Last Lap delves into DTM’s rich history as we pick five iconics from the 1980s and 1990s era of German Touring Car racing.
Deutsche Tourenwagen Meisterschaft, or DTM, was a period within the German Touring Car series included some of the most breathtaking and revolutionary machinery.
From fire-breathing Sierra’s, to delicately-designed GT Coupes, the years spanning 1984 to 1996 are forever ingrained as a historic era for touring cars.
In this piece, we count down five of our most iconic cars which raced door-to-door.
5) Alfa Romeo 155 V6
Being the only Italian manufacturer to see success in the DTM, Alfa Romeo need to create a real monster to stand out from the crowd.
The 155 was Alfa’s big breakthrough. It was a machine that would show the world what the Italians were capable of creating in the world of homologation Group A touring car racing.
Between 1993 and 1996, the 155 contested the front of the grid on a frequent basis.
The 155’s first championship came in 1993, followed up by narrowly losing out in the 1994 season.
With an impressive 38-win tally at the end of its four year run, the 155 stands as one of the most iconic sounds and shapes within Class 1 touring car racing in the early ’90s.
4) Ford Sierra RS500
Ford’s entry known as the ‘Cossie’ was so influential, it changed the future of the DTM forever. The fire breathing, turbo charged monster laid waste to its competition in the late eighties, consequently beating out the far superiorly funded Mercedes and BMW factory entries in 1988.
Ford built the RS500 to specifically give themselves an instant race winning platform for Class 1 racing in 1986. Towards the end of the 1987 season however, Ford released a new model to the public with a tuned rear wing as well as an extra 100 horsepower which would allow them to bring these upgrades to the track.
They would dominate the 1988 season across Europe, but especially in Germany with German driver, Klaus Ludwig at the wheel.
Lead driver Klaus Ludwig finished the 1988 season with a 16 point gap back to the chasing Mercedes factory driver Roland Asch. The team would withdraw from the series after the banning of Turbo charged engines in 1991.
3: Audi Quattro
Audi’s reputation in motorsport has always been one of the brand’s priorities. Be it the World Rally Championship, Super Touring Cars, DTM, GT racing or Le Mans prototypes. The brand has always been at the top of elite level motorsport.
One of the brand’s crowning jewels in its illustrious motorsport crown is the 1990 DTM championship which was won in the infamous V8-powered four-wheel drive Audi Quattro, piloted by German driver Hans Stuck.
Audi started their first of many championship years on the back foot with a poor showing in the season-opener at Zolder. The tight and twisty layout played against the big, heavy Audi.
Against all odds however, and the assistance of the Mercedes factory team having an awful season, the Audi entry, backed up by two other entries for the final races, was within a shot at the final event of the year in Kyalami.
Audi managed the race perfectly after their main rival was taken out by future seven-time Formula One World Champion Michael Schumacher in the final race.
Audi claimed the first of many championships with the odds stacked against them, forcing the Audi V8 into DTM history alongside its main pilot, Hans Stuck.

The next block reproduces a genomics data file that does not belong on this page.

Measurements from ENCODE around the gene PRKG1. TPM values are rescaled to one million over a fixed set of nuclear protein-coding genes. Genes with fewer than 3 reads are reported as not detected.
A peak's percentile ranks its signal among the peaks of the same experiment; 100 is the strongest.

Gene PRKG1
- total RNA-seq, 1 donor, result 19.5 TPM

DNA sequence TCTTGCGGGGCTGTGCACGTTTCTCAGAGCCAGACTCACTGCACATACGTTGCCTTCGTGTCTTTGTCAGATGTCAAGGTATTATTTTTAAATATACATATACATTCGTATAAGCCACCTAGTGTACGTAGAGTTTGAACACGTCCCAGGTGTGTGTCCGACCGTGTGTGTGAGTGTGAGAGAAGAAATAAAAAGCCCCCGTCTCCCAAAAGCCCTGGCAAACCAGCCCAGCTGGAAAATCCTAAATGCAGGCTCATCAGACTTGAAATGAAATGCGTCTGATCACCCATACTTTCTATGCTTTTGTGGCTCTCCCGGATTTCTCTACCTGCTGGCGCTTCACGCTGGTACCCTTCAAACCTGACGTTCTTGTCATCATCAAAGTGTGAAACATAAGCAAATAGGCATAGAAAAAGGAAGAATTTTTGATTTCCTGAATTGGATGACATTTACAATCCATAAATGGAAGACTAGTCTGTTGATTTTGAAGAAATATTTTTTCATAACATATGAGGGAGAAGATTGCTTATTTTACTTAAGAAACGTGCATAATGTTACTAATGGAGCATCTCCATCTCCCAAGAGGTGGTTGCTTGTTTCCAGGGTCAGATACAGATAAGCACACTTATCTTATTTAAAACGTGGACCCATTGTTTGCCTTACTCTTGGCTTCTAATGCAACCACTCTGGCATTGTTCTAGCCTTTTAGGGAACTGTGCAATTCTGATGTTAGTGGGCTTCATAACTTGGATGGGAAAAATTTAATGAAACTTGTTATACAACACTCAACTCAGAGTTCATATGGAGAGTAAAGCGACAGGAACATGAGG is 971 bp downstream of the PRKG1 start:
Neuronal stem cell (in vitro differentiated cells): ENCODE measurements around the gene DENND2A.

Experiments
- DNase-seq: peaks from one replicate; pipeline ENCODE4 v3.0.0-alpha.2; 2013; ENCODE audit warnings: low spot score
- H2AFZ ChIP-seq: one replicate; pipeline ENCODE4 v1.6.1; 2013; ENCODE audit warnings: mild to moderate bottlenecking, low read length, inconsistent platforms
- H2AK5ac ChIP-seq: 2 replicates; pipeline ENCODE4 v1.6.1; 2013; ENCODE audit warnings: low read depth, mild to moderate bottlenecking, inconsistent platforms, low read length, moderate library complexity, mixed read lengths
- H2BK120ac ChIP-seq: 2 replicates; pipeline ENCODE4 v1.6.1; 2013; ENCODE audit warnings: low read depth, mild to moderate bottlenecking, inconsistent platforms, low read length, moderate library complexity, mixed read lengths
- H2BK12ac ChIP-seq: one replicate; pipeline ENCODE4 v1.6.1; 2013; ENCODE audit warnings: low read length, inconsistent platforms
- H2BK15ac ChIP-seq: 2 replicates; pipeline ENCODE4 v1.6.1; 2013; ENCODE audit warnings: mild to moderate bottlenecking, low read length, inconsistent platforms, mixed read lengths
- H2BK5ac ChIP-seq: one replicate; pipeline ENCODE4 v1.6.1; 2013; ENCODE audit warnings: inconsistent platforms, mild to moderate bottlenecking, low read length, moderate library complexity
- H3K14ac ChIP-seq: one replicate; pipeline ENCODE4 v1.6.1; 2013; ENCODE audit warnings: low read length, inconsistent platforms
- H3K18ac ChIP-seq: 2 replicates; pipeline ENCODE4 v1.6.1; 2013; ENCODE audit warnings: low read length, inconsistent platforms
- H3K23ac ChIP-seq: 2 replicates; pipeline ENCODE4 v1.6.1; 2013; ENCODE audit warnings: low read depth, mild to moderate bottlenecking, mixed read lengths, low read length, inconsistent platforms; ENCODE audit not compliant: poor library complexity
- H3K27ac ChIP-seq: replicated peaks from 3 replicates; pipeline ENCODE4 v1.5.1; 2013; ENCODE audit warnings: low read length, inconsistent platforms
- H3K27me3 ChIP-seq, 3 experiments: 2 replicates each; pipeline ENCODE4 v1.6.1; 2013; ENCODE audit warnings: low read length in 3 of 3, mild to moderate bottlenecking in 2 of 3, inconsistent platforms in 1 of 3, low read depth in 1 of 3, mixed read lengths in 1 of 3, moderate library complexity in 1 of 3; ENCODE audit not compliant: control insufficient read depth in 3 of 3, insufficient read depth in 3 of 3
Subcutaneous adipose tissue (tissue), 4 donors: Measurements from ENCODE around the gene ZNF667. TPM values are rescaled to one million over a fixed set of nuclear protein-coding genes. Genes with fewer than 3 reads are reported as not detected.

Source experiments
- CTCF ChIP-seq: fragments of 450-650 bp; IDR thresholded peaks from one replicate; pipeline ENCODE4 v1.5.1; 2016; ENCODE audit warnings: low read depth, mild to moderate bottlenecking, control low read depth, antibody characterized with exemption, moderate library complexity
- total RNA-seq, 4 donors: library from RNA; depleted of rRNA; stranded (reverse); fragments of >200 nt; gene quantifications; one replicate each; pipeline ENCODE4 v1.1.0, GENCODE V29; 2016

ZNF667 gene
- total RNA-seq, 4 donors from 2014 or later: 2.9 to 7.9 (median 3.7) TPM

2) Mercedes-Benz C Class W202
Mercedes are quite possibly the most famous manufacturer associated to the DTM alongside their German counterpart, BMW. The Mercedes C Class was a real step up compared to BMW’s entry in the mid ’90s.
With next to nothing left untouched from the road-going version, the C Class became a dominant force throughout the 1994 and the 1995 season.
As millions were invested in the project, an engine tuned to nearly 400 horsepower, a race-designed gearbox and a different suspension setup, these ingredients were combined to create a dominant force that stunned the rest of the field.
The 1994 campaign was a hotly-contested year alongside Italian rival Alfa Romeo, with controversy in nearly every race throughout the season.
The German outfit would eventually win the Drivers’ Championship with Klaus Ludwig on 222 points, compared to the closest Alfa Romeo driven by Nicola Larini on just 150.
A year after run a similar story, with the dominant C Class showed its form yet again and was dominant from start-to-finish; very few points were dropped in comparison to previous seasons.
The Mercedes factory team came away victorious with Bernd Schneider behind the lead car, beating their closest rival Opel with their Calibra by 58 points.
1) BMW E30 M3
This cult classic packaged ingenious engineering, an iconic shape and some of the most recognisable liveries in the history of motorsport. The BMW factory entered the E30 M3 and almost without competition when it comes to recognisably and dominance in the series.
With championships in the 1987 and 1989 series, the M3 quickly became a fan-favourite and an almost unbeatable nemesis of every other team.
However, the M3 was one of the rarer examples of consistency in this era. The E30 platform stayed competitive throughout the majority of the late ’80s and early ’90s.
It was not until the major rule change in 1992 that the M3 faded away as BMW pulled their factory entry. The M3 continued onwards the hands of privateers in 1993, which then evolved into the E36 in 1994.
The E30 M3 will always be remembered as one of the most iconic cars in the history of the DTM.
With liveries that have stood the test of time, and are constantly replicated, the E30 M3 has its place solidified in the history books of the touring car discipline.
That’s our top five list! If you have any other legendary cars you think we missed, tweet us over at @LastLapMag and we’d love to hear them.